This seminal collection of essays have increasingly encouraged in myself, a broader and deeper level of thinking on the political, ethical and moral impact of the photographic medium within an advanced capitalist system and society.
Although the book only contains a single front cover photograph I have gained an understanding and awareness from several readings over the last three years that have helped to inform and motivate my own approach to photography.
In Susan Sontag’s own words, “it all started with one essay – about some of the problems, aesthetic and moral, posed by the omnipresence of photographic images: but the more I thought about what photographs are, the more complex and suggestive they became.”
The first essay In Plato’s Cave really acts as a curious introduction to the role and impact of photography within an advanced society from which I started to gain a greater sensitivity and responsibility in how, what and why we photograph.
America, Seen Through Photographs, Darkly becomes largely an argument that references American culture that is relevant given the soft power that American popular culture exercises across the developed world.
Sontag uses her critique of Diane Arbus’s work to illuminate certain traits of how American and Western photography, and culture, views the other “Arbus’s photographs – with their acceptance of the appalling – suggest a naivety which is both coy and sinister, for it is based on distance, on privilege, on a feeling that what the viewer is asked to look at is really other. Bunuel when asked once why he made movies, said that is was ‘to show that this is not the best of all possible worlds’. Arbus took photographs to show something simpler – that there is another world. The other world is to be found, as usual, inside this one.” (Sontag, S.1977.34)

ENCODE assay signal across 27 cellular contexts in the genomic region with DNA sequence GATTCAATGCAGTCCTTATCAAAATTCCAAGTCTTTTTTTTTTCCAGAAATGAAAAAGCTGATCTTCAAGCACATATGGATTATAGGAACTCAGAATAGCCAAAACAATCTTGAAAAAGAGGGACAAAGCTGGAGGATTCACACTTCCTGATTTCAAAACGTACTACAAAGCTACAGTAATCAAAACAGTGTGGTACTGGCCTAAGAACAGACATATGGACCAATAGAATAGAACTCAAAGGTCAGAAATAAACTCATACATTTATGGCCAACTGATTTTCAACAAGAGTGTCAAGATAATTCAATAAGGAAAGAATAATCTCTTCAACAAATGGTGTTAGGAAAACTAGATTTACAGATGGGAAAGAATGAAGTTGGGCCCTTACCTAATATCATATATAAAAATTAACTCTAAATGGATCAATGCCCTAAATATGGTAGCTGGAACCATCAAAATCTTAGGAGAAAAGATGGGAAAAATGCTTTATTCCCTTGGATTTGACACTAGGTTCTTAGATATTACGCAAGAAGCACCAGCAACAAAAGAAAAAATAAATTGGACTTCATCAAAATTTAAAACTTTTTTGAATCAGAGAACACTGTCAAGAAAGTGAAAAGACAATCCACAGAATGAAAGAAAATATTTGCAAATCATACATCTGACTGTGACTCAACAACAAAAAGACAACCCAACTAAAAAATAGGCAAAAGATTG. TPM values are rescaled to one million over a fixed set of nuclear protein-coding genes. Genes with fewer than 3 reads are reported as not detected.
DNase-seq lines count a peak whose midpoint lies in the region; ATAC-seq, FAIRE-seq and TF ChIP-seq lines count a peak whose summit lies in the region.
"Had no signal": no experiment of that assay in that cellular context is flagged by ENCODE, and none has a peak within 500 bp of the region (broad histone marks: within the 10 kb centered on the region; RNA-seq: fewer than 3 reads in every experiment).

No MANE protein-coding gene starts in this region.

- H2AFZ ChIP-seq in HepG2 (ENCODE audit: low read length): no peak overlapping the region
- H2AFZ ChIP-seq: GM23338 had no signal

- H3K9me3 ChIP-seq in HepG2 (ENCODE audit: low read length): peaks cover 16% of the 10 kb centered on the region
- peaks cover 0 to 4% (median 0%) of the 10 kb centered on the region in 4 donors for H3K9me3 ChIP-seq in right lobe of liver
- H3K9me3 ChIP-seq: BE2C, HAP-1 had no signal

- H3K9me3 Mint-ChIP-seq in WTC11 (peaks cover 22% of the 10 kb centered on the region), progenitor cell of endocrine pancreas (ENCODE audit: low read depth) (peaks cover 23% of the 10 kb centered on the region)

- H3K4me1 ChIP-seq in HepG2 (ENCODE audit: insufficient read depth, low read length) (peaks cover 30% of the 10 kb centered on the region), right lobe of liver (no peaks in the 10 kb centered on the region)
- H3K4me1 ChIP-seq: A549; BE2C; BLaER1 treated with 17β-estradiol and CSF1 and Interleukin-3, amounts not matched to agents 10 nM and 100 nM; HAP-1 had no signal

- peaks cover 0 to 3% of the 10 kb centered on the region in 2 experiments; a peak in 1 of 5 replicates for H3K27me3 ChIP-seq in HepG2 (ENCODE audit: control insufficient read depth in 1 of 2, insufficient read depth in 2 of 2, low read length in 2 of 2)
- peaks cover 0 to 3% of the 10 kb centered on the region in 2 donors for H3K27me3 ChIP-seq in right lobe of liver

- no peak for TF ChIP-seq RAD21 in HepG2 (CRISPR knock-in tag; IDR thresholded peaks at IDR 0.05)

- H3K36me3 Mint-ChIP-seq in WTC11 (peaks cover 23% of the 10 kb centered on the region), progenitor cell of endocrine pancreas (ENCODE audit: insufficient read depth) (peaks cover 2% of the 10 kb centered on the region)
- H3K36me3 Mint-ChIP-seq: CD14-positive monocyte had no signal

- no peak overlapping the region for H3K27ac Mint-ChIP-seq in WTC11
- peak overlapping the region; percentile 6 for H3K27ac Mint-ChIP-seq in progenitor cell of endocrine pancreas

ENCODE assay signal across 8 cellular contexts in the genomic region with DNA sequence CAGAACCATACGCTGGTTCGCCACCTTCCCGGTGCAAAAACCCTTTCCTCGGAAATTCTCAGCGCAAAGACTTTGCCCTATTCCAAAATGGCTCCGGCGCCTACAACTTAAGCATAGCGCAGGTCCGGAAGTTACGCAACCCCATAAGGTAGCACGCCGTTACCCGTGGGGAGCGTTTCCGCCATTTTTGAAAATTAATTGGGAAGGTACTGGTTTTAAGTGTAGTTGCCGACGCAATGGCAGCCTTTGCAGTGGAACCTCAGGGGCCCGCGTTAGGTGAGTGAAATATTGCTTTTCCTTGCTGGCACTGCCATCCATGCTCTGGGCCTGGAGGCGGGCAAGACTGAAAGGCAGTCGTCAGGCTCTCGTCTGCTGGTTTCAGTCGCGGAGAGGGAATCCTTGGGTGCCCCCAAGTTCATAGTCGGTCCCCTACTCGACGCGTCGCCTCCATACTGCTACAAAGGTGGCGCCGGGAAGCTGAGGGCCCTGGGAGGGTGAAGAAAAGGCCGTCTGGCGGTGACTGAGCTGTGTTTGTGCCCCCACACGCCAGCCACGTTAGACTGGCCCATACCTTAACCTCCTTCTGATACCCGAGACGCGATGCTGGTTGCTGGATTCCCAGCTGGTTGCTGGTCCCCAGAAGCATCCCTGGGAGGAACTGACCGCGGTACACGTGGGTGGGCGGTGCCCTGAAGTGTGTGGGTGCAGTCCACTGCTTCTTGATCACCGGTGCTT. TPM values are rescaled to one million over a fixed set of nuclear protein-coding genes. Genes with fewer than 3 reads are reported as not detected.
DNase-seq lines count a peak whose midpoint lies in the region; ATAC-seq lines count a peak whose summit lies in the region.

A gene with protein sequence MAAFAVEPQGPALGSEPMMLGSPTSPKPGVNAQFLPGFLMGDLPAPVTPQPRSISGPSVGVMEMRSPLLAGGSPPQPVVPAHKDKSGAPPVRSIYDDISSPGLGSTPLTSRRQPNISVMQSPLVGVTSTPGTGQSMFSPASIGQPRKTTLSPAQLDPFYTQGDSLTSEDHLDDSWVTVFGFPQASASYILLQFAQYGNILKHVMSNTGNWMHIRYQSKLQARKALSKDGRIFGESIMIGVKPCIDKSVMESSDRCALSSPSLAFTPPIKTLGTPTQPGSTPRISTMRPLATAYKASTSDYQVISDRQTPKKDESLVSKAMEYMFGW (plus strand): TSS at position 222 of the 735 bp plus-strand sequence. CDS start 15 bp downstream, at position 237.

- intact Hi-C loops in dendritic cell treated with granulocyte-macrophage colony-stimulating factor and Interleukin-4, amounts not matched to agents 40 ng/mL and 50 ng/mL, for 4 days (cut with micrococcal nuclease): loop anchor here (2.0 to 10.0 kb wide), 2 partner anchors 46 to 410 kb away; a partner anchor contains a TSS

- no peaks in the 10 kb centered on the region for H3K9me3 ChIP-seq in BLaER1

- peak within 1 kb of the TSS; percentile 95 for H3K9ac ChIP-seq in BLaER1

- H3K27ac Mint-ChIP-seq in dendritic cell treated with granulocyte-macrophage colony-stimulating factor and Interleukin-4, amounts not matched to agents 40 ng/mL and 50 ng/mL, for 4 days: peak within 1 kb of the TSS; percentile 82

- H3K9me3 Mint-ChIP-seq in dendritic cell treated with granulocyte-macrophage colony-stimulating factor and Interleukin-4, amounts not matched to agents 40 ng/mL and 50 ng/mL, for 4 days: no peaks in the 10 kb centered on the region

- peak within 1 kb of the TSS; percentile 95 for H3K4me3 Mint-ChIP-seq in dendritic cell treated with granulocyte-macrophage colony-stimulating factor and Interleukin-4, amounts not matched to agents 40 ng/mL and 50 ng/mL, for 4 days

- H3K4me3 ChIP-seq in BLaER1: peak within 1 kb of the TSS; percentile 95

In the third essay Melancholy Objects Susan Sontag argues how photography became obsessed with class and ultimately viewed the world through it’s bourgeois biased lens in a downward looking direction.
Sontag believed that the surrealist enterprise in photography was never more than a fleeting fancy of the bourgeoisie, and that “poverty is no more surreal than wealth” and (poverty) was little more than a fascination of ‘a reality hidden from them’ and as a consequence (the poor) were a complete mystery to the middle-class flaneur. (Sontag, S. 1977.58/55)
The Heroism of Vision discusses how a photograph always becomes about the subject and that the notion of realism is never really separated from the image. This led to the elitist authority of the masters of photography and followed the principles of modernism and their “didactic cultivation of perception,” although the realism derived from photography was initially “supposed the unmask hypocrisy and combat ignorance.” Sontag, S. 1977/85-112)
The fifth essay entitled Photographic Evangels confirms photography’s status as an art form although there is a clear space existing between photography made to express and photography made to record information; yet most of the debate supporting photography’s core mission “attempt to paper over the difference”. (Sontag, S. 1977.118)
The Masters of Photographers developed the concept of photographic seeing implying that the artist could gently see and observe what other mortals could not whilst only a limited number of significant photographers ever actually admit to photography’s exploitative streak.